it is to form groups for a purpose.
A link to this crowd mania, for examples all around the world,
from the election of a president to the infamous Wikipedia
and everything in between, on what the power of numbers could achieve.
Now, you know when you learn a new word, and then you start
to see that word every where? That's what happened to me,
when I noticed that we are moving from passive consumers
to creators, to highly enabled collaborators.
What's happening is the internet is removing the middle man,
so that anyone, from a t-shirt designer to a knitter,
can make a living selling peer to peer. And the ubiquitous
force of this peer to peer revolution means that sharing
is happening at phenomenal rates. I mean, it's amazing
to think that in every single minute of this speech,
25 hours of YouTube video will be loaded. Now, what I find
fascinating about these examples how they're actually tapping
in to our primate instincts. I mean, we're monkeys,
and we're born and bred to share and co-operate.
And we were doing so for thousands of years, whether
it's when we hunted in packs, or farmed in corp,
farmed in co-operatives, before this big system called
hyper-consumption came along, and we built these fences,
and created our own little fiefdoms. But things are changing,
and one of the reasons why are the digital natives,
or Gen Y. They're growing up sharing, files, video games,
knowledge, it's second nature to them.
So we, the millennials (I am just a millennial) are like foot soldiers,
moving us from a culture of me, to a culture of we.
Now, all of this was flying through my head, around the end of 2008,
when of course, sorry. Um, the reason why it's happening
so fast is because of mobile collaboration. Er, we now live
in a connected age where we can locate anyone,
anytime, in real time, from a small device in our hands.
All of this was going through my head towards the end of 2008
when, of course, the great financial crash happened.
Thomas Freedman is one of my favourite New York times columnists,
and he poignantly commented that 2008 was when we hit a wall.
When Mother Nature and the market both said, "no more".
Now, we rationally know that an economy built on hyper-consumption
is a ponzi scheme, it's a house of cards, yet it's hard
for us to individually know what to do. So all of this is a lot of twittering, right,
was a lot of noise and complexity in my head until actually
I realised it was happening because of all key drivers:
One, a renew- a renewed belief in the importance of community,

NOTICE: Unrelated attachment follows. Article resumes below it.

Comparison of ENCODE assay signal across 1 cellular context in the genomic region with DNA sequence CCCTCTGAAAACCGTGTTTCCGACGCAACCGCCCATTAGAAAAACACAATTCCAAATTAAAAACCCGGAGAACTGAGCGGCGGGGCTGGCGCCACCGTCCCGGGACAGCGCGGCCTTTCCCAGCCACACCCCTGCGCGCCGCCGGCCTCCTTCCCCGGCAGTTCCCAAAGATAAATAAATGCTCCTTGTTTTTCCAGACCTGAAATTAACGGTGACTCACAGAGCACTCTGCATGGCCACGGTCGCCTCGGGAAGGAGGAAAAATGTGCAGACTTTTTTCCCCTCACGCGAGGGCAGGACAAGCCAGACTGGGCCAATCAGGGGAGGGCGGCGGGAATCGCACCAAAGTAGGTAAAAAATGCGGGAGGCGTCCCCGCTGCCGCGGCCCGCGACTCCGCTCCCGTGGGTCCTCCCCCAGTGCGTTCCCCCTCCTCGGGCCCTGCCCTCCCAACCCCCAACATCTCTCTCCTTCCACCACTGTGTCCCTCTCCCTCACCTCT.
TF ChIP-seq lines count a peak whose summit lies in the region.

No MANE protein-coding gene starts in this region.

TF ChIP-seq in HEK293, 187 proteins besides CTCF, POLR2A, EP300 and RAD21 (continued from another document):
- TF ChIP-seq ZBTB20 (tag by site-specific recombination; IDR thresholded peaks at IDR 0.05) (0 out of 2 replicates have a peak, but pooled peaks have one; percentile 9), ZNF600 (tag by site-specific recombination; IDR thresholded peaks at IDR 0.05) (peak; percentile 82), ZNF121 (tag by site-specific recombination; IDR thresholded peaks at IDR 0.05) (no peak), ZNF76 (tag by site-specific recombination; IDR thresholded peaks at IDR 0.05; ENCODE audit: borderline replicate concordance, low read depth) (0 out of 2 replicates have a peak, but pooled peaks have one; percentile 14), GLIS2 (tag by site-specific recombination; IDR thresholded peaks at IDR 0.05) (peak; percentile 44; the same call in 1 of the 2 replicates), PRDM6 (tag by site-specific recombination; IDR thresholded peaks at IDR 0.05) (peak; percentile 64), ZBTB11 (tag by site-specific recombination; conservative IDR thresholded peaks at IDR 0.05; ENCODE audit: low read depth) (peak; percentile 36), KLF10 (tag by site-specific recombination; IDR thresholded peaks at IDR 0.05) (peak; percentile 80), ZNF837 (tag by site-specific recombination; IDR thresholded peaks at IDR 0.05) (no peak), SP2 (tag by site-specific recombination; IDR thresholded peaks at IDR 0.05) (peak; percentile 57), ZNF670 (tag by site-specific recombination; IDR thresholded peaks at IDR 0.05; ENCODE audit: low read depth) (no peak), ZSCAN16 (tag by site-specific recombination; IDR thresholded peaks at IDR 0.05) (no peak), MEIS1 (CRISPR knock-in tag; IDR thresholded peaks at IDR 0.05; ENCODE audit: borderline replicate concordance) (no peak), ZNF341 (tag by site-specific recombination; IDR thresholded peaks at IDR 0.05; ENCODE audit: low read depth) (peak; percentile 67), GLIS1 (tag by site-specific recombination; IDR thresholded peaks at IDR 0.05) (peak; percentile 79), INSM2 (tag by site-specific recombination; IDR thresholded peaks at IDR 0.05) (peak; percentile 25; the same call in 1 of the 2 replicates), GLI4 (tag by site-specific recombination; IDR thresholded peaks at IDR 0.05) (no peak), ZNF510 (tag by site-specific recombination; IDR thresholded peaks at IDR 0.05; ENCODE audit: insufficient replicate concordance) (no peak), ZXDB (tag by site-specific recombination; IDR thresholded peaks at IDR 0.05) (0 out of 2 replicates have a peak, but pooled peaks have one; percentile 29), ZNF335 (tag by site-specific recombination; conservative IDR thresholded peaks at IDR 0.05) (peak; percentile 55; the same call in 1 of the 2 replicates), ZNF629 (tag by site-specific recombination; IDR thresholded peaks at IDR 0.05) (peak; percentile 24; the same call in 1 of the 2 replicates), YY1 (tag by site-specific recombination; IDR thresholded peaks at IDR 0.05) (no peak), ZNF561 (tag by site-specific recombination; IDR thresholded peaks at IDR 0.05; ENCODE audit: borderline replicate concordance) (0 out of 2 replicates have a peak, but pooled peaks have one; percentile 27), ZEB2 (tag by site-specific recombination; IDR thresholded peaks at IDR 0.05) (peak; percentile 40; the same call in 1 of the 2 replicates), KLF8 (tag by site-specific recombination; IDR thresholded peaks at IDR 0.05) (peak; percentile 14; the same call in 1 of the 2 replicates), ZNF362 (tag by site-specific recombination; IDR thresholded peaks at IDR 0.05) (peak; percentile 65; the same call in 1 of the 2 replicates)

and a very re-definition of what friend and neighbour
really means; a torrent of peer to peer social networks
and real time technologies, fundamentally changing the way we,
we behave; three, pressing unresolved environmental concerns;
and four, a global recession that has fundamentally
shocked consumer behaviours. These four drivers are fusing
together and creating the big shift, away from the twentieth
century defined by hyper-consumption, towards the twenty-first
century defined by collaborative consumption.
I genuinely believe that we're at an inflection point,
where the sharing behaviours (through sites such as "Flickr"
and "Twitter") that are becoming second nature on-line,
and being applied offline to areas of our everyday lives.
From morning commutes, the way fashion is designed,
it's the way we grow food.
We are consuming and collaborating once again.
So, my co-author Roo Rogers and I have actually gathered
thousands of examples from all around the world
of collaborative consumption. And though they vary enormously
in scale, maturity and purpose, when we dived into them
we realised that they could actually be organised into three
clear systems. The first is redistribution markets.
Redistribution markets, just like swaptree, is when you take
a used or pre-owned i-item, and move it from where it's not
needed to somewhere, or someone, where it is.
They're increasingly thought of as "the fifth",
which is reduce, reuse, recycle, repair, and redistribute,
because they stretch the lifecycle of a product,
and thereby reduce waste.
The second is collaborative lifestyles. This is the sharing
in resources of things like money, skills, and time.
I bet in a couple of years, that phrases like "co-working"
and "couch-surfing" and "time-banks" are going to become
a part of everyday vernacular. One of my, er, favourite
examples of collaborative consumption, er, collaborative
lifestyles, is called land share. It's a scheme in the UK
that matches Mr Jones, with some spare space in his back garden,
with Mrs Smith, a would-be grower. Together they grow their
own food. It's one of those ideas that's so simple
yet brilliant, you wonder why it's never been done before.
Now, the third system is product service systems. This is where you pay for the benefit of a
what it does for you, without needing to own the product outright.
This idea is particularly powerful for things that have high
idling capacity. And that can be anything from baby goods,
to fashions, to, how many of you have a power drill?
Own a power drill? Right, that power drill will be used